• “He makes us all feel at ease even when we're in a panic. Without his problem-solving efforts, I don't think that most of us could do our work as well as we do! He makes us all look good.”

• “He is an advocate for all Colby-Sawyer [computer] users and often keeps the user experience at the forefront of his thinking. In short, he is one class act. We are fortunate to count him among our ranks.”

• A past award recipient said: “He never wanted to be recognized for this award. He always wanted his nomination withdrawn so that he could sit on the committee and give the award to the next deserving individual.”

Levine accepted his honor with humor and the humility his nominators predicted.

“It's embarrassing to be the center of attention, but the recognition means a great deal,” he said after the award ceremony. “It reaffirms my commitment to the college and validates my working style. The nature of my responsibilities gets me out into the world, and I've gotten to meet just about every staff and faculty person, as well as plenty of students. This exposure has lead to frequent nominations for Employee of the Year, which are an honor in themselves.”

Levine's responsibilities revolve around what he calls the “desktop experience” that campus users enter into when they log on to the college's computing network. He helps design, deploy and maintain that desktop environment, and provide support to students, staff and faculty. It's changed quite a bit over the years, he says, with new software and hardware, and the increasing availability brought about by the campus network and the Internet at large.

“I'd like to extend a huge thank you to the campus community for all the kindness and appreciation that you've shown me in the decade that I've worked here,” says Levine. “I could not hope to find better people or a better place to work!

Off campus, Levine keeps busy with gardening, road cycling, and recently, his blog, which you're welcome to visit.

As Time Goes By

Mike McMahon, associate professor of Humanities, came to Colby-Sawyer in 1968, and his 40 years at the college were celebrated, in his absence, with Professor Ann Page Stecker reciting a McMahon poem that she declared “a gift then as it is now.” Honored by their colleagues with memories and anecdotes, Loretta Barnett's 30 years at Colby-Sawyer were celebrated, as were the 20 years that Jerry Bliss, Sally Morse, Ben Steele and Peter Steese have each dedicated to the institution. LaVonne Batalden shared that carpooling with Ben Steel included random bird identifications en route.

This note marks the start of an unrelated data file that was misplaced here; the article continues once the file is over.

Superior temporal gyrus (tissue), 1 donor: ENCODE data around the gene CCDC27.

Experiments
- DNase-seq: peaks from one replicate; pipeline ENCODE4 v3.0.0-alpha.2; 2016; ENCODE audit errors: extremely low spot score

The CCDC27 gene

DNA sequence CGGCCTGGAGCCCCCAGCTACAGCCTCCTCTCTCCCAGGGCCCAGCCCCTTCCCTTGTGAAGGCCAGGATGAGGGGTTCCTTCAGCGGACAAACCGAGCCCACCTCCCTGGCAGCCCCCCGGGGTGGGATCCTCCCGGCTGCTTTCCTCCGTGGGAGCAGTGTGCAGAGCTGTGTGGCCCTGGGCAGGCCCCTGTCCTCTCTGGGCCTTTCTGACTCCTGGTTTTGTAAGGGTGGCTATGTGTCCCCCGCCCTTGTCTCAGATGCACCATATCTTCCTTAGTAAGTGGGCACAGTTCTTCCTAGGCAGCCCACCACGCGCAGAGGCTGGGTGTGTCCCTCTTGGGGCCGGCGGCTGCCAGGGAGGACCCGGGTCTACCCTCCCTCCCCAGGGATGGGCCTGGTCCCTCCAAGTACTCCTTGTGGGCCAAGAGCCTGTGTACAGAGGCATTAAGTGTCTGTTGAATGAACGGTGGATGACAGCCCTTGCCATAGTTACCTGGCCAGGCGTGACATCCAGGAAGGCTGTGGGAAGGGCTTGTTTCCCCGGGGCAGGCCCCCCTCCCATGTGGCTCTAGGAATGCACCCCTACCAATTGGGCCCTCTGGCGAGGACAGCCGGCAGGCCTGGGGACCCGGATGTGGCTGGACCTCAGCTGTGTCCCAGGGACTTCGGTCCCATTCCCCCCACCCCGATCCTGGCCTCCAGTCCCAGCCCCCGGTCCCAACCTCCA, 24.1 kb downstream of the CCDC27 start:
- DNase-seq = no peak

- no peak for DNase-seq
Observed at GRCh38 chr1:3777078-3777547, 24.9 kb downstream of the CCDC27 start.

Honored for 15 years of service were Laura Alexander, Karin Berthiaume, Peter Berthiaume, Lisa Lacombe, Kelley Perron, Tony Quinn, Miriam Shumway, Olivia Smith and Pam Trostorff.

Marking their ten-year milestone were Georgeann Armstrong, LaVonne Bataldan, Beth Camp, Maureen Connelly, David Elliott, David Levine, Angela Maliar, Chris Reed, Peter Shanks, Jude Shedd, Kristin Tupper, Mark Wildermann, and Margaret Wiley. From President Galligan, we learned that David Elliott worked on a dairy farm when he was 12, but only for one day, because the farmer said he made the cows nervous. We also discovered Chris Reed is “the only employee to date who has, in a day's work, not only successfully executed the Annual Fund and student-calling program, but who has also successfully executed the five-meter scrum.”

Five years of service to Colby-Sawyer have been completed by Janet Bauer, Leigh Bears, Thomas Blinn, Michelle Boyce, Hester Fuller, Landon Hall, Semra Kilac-Bahi, Cassandra Lavertue, Norbert Leavitt, Margaret Lewis, Leslie MacGregor, Tracey Perkins, Basia Pietlicki, Gina Reich, LuAnne Ryall, David Sauerwein, Peter Thurber, Thes Thurber, Mike Welch and Tom Wilkins.

To close the ceremony, in what Kathleen Karr describes as a fitting ending to a wonderful afternoon, President Galligan invited Professors LaVonne Batalden, Janice Ewing, Jerry Bliss, and Marc Clement to the stage to announce their retirements at the end of this year. Professor McMahon will also retire this year.

“It was wonderful to hear the different voices of colleagues honoring each other through humor, respect and affection,” says Beaudry of the event.

-Kate Dunlop Seamans, with assistance from Kathleen Karr